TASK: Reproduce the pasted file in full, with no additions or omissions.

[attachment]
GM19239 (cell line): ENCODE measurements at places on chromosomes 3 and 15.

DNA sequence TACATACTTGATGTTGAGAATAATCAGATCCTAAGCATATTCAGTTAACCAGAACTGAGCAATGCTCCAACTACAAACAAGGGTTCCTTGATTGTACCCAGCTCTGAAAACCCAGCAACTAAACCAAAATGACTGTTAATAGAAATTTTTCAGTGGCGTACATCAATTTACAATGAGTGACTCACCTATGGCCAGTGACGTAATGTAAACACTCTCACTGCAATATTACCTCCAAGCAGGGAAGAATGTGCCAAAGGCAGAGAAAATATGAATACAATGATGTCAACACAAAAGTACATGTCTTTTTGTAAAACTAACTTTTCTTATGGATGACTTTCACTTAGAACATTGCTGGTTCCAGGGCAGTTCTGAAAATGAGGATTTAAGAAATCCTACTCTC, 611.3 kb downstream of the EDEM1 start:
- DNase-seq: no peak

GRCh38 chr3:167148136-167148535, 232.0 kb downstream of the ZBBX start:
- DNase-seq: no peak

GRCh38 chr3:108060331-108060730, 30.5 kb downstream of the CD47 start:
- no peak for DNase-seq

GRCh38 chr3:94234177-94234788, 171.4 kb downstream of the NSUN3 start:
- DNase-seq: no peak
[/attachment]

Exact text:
GM19239 (cell line): ENCODE measurements at places on chromosomes 3 and 15.

DNA sequence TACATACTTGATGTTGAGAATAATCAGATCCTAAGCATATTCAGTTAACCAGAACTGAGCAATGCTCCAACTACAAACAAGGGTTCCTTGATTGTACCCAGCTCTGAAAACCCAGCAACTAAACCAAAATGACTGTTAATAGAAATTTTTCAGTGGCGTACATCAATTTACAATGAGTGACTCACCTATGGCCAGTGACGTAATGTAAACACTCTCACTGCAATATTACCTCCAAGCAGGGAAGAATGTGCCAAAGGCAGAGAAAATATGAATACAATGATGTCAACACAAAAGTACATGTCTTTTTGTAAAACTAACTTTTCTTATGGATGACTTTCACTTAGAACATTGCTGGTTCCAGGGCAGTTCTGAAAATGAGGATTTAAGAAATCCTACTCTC, 611.3 kb downstream of the EDEM1 start:
- DNase-seq: no peak

GRCh38 chr3:167148136-167148535, 232.0 kb downstream of the ZBBX start:
- DNase-seq: no peak

GRCh38 chr3:108060331-108060730, 30.5 kb downstream of the CD47 start:
- no peak for DNase-seq

GRCh38 chr3:94234177-94234788, 171.4 kb downstream of the NSUN3 start:
- DNase-seq: no peak